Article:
»Že vse življenje zavzeto in zvesto služiva kot slikarja, zato zdaj, ko sva slepa, do obisti poznava rdečo in se natanko spominjava, kakšna barva je to in kakšen občutek daje,« je rekel tisti, ki je naslikal konja po spominu. »Ampak kako bi bilo, če bi se slepa že rodila? Kako bi sploh lahko doumela to rdečo, ki jo uporablja najin lepi vajenec?«  
»Odlično vprašanje,«  rekel oni drugi. »A ne pozabi, da barve ne moreš doumeti, ampak jo lahko samo občutiš.«  
 »Moj dragi Mojster, pa pojasni, kaj je rdeča, nekomu, ki je ni nikoli videl.« 
 »Če bi se je dotaknil s konico prsta, bi zatipal nekaj med železom in bakrom. Če bi jo vzela v dlan, bi naju opekla. Če bi jo okusila, bi imela močan okus, kakor slano meso. Če bi jo vtaknila med ustnice, bi nama zapolnila usta. Če bi jo povohala, bi vonjala po konju. Če bi bila cvetlica, bi dišala po marjetici, ne po rdeči vrtnici.« […]
 »In kaj pomeni ta rdeča?« je še enkrat vprašal slepi miniaturist, ki je narisal konja po spominu.
»Pomen barve je v tem, da je tu pred nami in da jo vidimo,« je odvrnil drugi. »Rdeče ni mogoče pojasniti nekomu, ki ne vidi. […] ta, ki vidi in oni, ki ne vidi, nikdar ne bosta enaka.«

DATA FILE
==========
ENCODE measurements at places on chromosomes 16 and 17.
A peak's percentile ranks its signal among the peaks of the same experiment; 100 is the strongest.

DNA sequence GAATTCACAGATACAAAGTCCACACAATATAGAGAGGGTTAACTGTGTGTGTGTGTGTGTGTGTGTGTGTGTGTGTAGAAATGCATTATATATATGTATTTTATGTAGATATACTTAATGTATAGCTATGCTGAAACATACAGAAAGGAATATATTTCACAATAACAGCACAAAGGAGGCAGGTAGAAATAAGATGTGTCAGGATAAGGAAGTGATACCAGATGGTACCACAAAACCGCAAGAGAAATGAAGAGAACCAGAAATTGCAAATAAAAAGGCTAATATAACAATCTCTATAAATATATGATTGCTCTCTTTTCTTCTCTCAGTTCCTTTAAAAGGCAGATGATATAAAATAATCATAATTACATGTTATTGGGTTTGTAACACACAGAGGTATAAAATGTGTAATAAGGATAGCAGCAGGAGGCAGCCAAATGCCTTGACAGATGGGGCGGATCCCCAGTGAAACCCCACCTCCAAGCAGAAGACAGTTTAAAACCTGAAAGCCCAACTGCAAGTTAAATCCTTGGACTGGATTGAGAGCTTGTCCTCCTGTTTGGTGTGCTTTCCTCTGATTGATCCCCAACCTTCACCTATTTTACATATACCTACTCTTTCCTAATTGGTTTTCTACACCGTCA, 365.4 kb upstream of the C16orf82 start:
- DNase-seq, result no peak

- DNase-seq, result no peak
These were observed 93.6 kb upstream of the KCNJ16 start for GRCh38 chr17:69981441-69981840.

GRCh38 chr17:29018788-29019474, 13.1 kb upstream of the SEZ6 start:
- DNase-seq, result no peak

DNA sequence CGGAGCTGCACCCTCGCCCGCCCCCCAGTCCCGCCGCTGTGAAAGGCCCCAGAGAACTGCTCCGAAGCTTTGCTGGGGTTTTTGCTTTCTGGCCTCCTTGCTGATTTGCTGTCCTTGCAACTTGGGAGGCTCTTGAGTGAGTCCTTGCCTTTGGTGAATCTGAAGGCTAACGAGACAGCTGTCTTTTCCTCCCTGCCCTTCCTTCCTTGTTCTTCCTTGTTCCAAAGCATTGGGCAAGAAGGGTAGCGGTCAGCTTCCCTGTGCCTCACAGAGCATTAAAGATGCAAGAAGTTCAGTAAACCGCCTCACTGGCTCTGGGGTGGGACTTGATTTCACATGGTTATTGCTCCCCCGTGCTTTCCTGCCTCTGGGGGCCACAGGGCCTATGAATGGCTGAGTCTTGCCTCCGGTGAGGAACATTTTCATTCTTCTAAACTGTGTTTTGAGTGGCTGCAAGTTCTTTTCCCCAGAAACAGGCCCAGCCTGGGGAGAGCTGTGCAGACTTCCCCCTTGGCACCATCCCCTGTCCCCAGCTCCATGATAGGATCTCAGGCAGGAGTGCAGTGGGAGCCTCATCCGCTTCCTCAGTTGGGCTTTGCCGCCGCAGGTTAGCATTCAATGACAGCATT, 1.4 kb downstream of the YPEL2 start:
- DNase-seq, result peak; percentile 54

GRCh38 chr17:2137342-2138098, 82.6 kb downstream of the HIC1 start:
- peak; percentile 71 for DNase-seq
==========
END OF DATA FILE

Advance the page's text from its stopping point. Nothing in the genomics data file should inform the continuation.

Orhan Pamuk, Ime mi je Rdeča


“Because we’ve spent our entire lives ardently and faithfully working as painters, naturally, we, who have now gone blind, know red and remember what kind of color and what kind of feeling it is,” said the one who’d made the horse drawing from memory. “But, what if we’d been born blind? How would we have been truly able to comprehend this red that our handsome apprentice is using?”
“An excellent issue,” the other said. “But do not forget that colors are not known, but felt.”
“My dear master, explain red to somebody who has never known red.”
“If we touched it with the tip of a finger, it would feel like something between iron and copper. If we took it into our palm, it would burn. If we tasted it, it would be full-bodied, like salted meat. If we took it between our lips, it would fill our mouths. If we smelled it, it’d have the scent of a horse. If it were a flower, it would smell like a daisy, not a red rose.” […]
“What is the meaning of red?” the blind miniaturist who’d drawn the horse from memory asked again.
“The meaning of color is that it is there before us and we see it,” said the other. “Red cannot be explained to he who cannot see.”
[…] the blind and the seeing are not equal.”
 
Orhan Pamuk, My Name is Red